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Africa Connected: “Why wouldn’t the next Bill Gates come from Africa?”

As momentum builds in networking the continent, the benefits of connecting African communities become increasingly clear.

Imagine an Africa where farmers can always find the best price for their produce, where students in remote villages can interact with teachers thousands of miles away. Imagine an Africa where remote video consultations enable doctors to diagnose rural patients who would otherwise go untreated. Imagine an Africa where the great urban centers are safer for citizens thanks to modern surveillance systems. Imagine Africa Connected.

All of these advances are possible and in reach. And the good news is that they all utilize the same fundamental utility – a broadband network infrastructure and the high-speed Internet access it enables.
Today, broadband penetration across the continent is exceedingly low — at about one percent in some countries, even lower in others. Incredibly, South Africa is our most advanced with 3% penetration. By increasing the access of broadband, millions of Africans will benefit from the economic and social gains that broadband offers. One recent study by the Boston Consulting Group estimates that when Internet penetration rises by 10 percent in emerging economies, it correlates with an incremental GDP increase of one to two percent.

Yvon Le Roux, Vice President, Emerging Markets, Africa and Levant

All of these advances are possible and in reach. And the good news is that they all utilize the same fundamental utility – a broadband network infrastructure and the high-speed Internet access it enables.

Today, broadband penetration across the continent is exceedingly low — at about one percent in some countries, even lower in others. Incredibly, South Africa is our most advanced with 3% penetration. By increasing the access of broadband, millions of Africans will benefit from the economic and social gains that broadband offers. One recent study by the Boston Consulting Group estimates that when Internet penetration rises by 10 percent in emerging economies, it correlates with an incremental GDP increase of one to two percent.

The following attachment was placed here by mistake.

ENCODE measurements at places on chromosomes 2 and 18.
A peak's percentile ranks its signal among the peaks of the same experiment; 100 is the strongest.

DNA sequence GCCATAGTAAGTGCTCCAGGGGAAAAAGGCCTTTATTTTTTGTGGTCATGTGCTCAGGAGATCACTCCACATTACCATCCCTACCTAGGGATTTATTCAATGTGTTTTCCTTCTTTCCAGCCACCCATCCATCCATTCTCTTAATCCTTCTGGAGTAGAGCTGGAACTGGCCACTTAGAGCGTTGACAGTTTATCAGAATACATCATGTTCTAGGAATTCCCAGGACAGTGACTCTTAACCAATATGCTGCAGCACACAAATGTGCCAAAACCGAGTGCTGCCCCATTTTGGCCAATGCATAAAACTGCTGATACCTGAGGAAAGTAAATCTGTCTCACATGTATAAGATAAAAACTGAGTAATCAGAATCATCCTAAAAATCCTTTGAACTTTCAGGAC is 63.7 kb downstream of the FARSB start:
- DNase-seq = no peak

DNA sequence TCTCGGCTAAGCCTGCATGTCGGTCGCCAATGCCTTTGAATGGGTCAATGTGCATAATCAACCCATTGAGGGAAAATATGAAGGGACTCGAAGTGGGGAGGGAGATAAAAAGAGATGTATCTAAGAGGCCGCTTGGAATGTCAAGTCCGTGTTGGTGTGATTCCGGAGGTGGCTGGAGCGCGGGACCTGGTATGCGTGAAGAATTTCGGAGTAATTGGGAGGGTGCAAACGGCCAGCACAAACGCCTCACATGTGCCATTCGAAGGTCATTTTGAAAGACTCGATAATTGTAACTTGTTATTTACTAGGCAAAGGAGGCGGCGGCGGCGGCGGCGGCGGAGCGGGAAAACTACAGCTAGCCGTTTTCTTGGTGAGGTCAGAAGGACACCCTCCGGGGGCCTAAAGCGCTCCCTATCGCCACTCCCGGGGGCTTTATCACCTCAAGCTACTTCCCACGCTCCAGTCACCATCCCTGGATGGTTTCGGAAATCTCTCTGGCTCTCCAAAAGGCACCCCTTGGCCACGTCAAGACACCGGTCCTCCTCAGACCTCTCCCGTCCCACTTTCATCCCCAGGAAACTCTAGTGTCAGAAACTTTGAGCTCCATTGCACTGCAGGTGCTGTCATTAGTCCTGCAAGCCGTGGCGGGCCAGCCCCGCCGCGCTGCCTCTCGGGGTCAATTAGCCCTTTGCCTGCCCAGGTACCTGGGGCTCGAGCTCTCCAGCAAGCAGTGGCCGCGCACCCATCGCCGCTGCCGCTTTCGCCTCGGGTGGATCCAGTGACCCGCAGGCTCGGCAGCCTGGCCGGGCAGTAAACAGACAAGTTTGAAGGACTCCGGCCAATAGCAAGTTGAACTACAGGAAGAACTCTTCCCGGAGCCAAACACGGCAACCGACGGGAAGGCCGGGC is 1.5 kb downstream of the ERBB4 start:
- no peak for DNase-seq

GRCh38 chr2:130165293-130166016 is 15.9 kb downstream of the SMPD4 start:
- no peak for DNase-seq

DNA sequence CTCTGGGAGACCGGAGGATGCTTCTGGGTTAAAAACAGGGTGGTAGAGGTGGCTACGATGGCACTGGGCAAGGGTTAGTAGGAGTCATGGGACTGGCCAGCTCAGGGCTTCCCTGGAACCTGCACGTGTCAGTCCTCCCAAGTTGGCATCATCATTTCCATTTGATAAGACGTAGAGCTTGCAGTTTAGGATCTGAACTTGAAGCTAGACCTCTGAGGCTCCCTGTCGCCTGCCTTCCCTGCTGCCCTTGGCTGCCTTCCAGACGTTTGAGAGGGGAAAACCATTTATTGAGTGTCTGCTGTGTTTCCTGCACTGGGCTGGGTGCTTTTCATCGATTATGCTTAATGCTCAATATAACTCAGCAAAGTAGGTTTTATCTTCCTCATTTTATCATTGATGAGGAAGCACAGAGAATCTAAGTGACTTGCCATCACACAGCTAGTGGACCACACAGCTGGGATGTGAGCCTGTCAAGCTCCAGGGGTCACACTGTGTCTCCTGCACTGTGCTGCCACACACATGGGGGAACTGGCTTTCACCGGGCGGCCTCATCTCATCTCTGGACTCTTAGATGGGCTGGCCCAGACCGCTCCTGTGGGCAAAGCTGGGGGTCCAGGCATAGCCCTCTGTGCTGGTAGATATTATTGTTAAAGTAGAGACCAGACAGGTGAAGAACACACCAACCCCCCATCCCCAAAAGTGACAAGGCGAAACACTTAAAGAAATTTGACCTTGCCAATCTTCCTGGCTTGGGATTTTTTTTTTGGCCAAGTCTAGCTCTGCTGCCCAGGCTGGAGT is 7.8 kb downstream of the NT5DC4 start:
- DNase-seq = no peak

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Spring time is competition time…

… for IT students and tutors across Central and Eastern Europe.

Slovakia’s first national IT Fitness Test, which kicked off early February, became a sounding success, with almost 40,000 students completing the online questionnaire. The IT Fitness Test was held as part of the European Union’s e-Skills Week initiative in Slovakia.

The test yielded some interesting data: 89% of respondents said they were regularly using social media and spend an equal amount of time using computers at school and at home.

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Social Media and Graduate Recruiting: Q&A with Sedef Buyukataman

Social media has allowed us to move to a more proactive model of recruitment where we are not just filling specific roles but we’ve been able to build communities of potential candidates who are interested in career opportunities with Cisco. 

Sedef M. Buyukataman, University Relations Manager European & Emerging Markets, Cisco

How has the use of social media changed the way Cisco recruits candidates in Emerging Markets and Europe?

We can now provide candidates with a better view of what we have available today and what position will be coming up in the future.  Social media facilitates conversations and by using tools like Facebook, for example, we can connect at a more personal level and address candidates’ questions directly and also create a broader community. 

Our hiring managers and graduate program alumni are able to join the conversation and this helps them better connect to their target audience to understand the market pool out there.